ODI Status: What next?

Published On: March 19, 2018 08:52 AM NPT By: Rajan Shah

KATHMANDU, March 19: Nepal earned the elusive One-Day International (ODI) status after finishing eighth in the ICC World Cup Qualifiers 2018 played at Zimbabwe. This is the first time Nepal is recognized as ODI nation since their inception in International Cricket Council (ICC) as Associate Nation in 1996.

Nepal lost three matches in the group stage against test nations Zimbabwe and Afghanistan as well as fellow associate Scotland. Similarly, the only match it won against Hong Kong seeded Nepal against Papua New Guinea in the cross-over playoff. PNG finished bottom in the opposite group. Nepal won to secure the ODI status. Both teams, Hong Kong and PNG, Nepal defeated in the tournament lost their ODI status and dropped down to Division Two.

The bottom-line is: Nepal now earns the elite status for next four years. The years of hard-work, sacrifices and toil by the Nepali national players paid off. However, it is going to take lot more of hard-work and efficiency to make sure Nepal keeps the ODI status even after the end of the four years. 

The status itself won’t bring matches or funds for Nepal cricket anyway. To start with how flawed the ICC system is, Nepal won only two matches out of six in the qualifiers and yet ended up with the status granted for four years. An achievement for Nepali cricket, obviously for a team which has worked hard for years with their livelihoods on line without any significant support from the cricket association or the government, but only a consolation from the ICC for an emerging country like Nepal that too taking out the same privilege from fellow associates like Hong Kong and PNG.

Hong Kong and PNG both played 19 ODI games each in four years including ICC/ACC events, none against top eight Test teams. Players representing these teams are going to suffer a significant loss going forward in their future. Hong Kong already faced the agony of not having their best batsmen before the tournament even started. Mark Chapman who is looking for a career with New Zealand and Jamie Atkinson continues to prioritize his school job for living.  After the qualifiers, there is no any guarantee that Anshuman Rath might not look for a better career in cricket with Middlesex. The Netherlands lost their ODI status in ICC World Cup Qualifiers held in 2014 before regaining it in two-year long ICC World Cricket League Championship from 2015 to 2017. For some reason, ICC is adamant on limiting the number of ODI teams to 16. Scotland’s shrewd preparation before the tournament and drastic improvement in the results is keeping them on hunt to earn the accolades of participating in the World Cup. There will be more ‘Scotlands’ in four years time. Associates are improving and Nepal’s task will get more tedious.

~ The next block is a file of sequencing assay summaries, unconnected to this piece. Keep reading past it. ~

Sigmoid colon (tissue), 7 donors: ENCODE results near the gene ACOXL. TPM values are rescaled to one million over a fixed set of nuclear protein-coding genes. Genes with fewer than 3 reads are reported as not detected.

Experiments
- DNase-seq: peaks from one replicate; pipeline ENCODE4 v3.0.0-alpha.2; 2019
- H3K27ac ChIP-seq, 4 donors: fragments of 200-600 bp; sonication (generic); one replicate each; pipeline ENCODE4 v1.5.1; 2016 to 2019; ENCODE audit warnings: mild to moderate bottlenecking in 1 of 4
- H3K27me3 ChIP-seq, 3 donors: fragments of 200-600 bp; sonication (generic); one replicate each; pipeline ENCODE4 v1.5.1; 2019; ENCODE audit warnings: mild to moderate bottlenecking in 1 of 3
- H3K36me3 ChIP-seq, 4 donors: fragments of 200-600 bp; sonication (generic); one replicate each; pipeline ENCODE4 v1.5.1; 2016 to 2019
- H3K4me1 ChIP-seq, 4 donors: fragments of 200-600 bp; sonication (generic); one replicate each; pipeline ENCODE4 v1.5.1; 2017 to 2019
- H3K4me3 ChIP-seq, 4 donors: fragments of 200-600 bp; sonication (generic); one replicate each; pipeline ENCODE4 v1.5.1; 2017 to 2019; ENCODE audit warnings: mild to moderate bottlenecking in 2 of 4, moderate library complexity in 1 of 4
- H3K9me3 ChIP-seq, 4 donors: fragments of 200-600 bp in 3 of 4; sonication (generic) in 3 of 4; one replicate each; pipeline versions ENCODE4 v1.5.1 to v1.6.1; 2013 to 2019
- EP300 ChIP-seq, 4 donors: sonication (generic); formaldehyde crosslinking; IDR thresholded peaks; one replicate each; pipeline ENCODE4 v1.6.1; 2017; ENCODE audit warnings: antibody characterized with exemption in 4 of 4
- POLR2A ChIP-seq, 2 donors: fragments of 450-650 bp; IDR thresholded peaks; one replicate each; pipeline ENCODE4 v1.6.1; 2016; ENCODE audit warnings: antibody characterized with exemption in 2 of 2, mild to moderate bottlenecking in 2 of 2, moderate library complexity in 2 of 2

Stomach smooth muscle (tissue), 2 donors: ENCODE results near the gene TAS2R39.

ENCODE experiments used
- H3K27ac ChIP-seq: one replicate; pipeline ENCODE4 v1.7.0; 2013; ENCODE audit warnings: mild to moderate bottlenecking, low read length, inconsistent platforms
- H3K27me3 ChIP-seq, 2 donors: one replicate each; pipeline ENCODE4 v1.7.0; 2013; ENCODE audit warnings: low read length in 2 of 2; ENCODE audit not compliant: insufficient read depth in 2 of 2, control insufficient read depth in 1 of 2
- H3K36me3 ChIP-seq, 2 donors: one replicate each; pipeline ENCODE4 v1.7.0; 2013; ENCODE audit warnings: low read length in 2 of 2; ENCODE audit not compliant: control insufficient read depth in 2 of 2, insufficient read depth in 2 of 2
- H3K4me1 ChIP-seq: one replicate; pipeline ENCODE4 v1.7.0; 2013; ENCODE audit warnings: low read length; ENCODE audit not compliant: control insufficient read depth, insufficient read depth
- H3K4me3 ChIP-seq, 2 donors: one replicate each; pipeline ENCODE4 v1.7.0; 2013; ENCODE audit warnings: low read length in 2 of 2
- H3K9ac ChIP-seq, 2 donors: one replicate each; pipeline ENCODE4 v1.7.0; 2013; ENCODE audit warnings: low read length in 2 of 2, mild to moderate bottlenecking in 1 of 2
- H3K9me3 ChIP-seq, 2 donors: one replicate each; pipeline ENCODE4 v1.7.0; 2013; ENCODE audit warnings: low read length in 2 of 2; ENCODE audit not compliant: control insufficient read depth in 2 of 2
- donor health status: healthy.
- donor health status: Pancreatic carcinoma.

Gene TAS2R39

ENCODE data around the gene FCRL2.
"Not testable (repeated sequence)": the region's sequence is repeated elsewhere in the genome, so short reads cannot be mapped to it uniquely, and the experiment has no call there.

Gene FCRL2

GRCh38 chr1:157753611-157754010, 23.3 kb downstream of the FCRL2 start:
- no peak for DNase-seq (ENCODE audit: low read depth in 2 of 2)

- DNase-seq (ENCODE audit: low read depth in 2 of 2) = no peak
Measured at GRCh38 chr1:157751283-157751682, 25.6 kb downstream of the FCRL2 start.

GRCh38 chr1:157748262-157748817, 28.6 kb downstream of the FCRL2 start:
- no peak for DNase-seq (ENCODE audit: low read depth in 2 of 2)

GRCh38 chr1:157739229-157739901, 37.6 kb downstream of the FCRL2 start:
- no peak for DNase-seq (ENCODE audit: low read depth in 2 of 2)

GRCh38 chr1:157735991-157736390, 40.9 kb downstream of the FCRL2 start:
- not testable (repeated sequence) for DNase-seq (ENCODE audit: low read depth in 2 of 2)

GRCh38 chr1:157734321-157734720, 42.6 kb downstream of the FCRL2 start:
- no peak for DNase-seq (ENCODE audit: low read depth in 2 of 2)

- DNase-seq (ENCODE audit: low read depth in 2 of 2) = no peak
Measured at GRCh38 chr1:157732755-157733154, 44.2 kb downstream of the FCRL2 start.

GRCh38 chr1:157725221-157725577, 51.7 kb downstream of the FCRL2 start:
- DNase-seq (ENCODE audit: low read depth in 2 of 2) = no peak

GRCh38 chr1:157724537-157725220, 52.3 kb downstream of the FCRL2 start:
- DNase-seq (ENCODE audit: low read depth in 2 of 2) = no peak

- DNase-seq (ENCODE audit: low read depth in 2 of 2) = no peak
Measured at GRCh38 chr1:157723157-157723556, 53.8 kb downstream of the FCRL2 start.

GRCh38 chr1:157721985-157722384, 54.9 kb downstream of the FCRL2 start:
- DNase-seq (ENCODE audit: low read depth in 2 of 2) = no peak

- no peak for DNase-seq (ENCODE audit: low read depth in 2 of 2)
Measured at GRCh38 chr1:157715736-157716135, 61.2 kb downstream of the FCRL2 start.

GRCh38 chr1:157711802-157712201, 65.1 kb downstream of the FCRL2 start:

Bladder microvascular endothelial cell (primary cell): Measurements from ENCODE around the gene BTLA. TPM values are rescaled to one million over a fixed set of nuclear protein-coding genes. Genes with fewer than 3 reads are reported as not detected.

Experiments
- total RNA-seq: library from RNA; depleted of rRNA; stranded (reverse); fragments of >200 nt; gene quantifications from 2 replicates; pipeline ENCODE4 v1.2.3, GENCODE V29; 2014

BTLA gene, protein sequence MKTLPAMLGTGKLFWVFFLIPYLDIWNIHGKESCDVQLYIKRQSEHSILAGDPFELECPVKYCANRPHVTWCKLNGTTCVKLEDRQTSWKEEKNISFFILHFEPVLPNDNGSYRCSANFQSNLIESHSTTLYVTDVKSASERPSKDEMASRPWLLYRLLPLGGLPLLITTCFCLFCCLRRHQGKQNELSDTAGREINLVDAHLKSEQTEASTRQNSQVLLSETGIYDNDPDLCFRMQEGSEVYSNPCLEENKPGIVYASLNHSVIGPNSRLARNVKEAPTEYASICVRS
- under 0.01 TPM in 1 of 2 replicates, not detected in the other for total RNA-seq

Nepal is in desperate times to have a cricket governing body, more than ever. Either ICC reinstates the suspended old elected body or forms a whole new board with fresh elections and contests. Nepal must find qualified persons selected with proper tests and interviews before appointment of new members in new board is proposed. The later seems a better option given the poor and proven track-record of failure and corruption from current suspended Cricket Association of Nepal (CAN).
With old or new CAN at place, Nepal’s first target should be to sort out the domestic calendar.

Everest Premier League (EPL) and Dhangadhi Premier League (DPL) has risen to become sought out ICC approved T20 competitions in associate world. It is no brainer why it can’t be done with the 50-over program as well with some help from association or government. The recently held Parliament and House of Representatives elections are set to influx changes in the division of the territorial domestic teams too. The seven provinces shall replace the previous regions. Each province hosting their own championship or selection games before the best players representing the Province’s first team in a nationwide apex selection tournament participated by all the seven provinces in all three T20, 50-over and 2/3-day formats.

A settled domestic setup will help producing the new players or allow the forgotten but experienced players like Anil Mandal or Subash Khakurel to stake their claim again for the national team. In the level Nepal national team is going to play batting is going to win you more matches than bowling. Nepal needs to provide players like Rabindra Jung Shahi and Ishan Pandey, both, co-incidentally, opening batsmen winning Best Player of the Tournament awards in respective Khukhuri T20 Challengers Cup and University T20 Cup, with longer format to develop further and make their claims for fragile opening position in the national team. Opening batting has been Nepal’s Achilles-heel in international cricket with game of musical chair going on since forever.

At the end of the day, it all boils down to the how players fare on the field in the given day. This gas been Nepal’s formula of success all these time, it won’t change overnight, amid the lack of support at home from administrative body or government. Nepal is on verge of losing their star players like Shakti Gauchan and Gyanendra Malla for different reasons. Nepal needs to start scouring their gifted talent pool to buckle up before the big games arrive.

Once the above treacherous tasks are sorted; adequate training facilities, international bi-lateral tours and an upgraded coaching and support staff should be the next step in Nepal’s next and important mission to salvage the ODI status in four years time.


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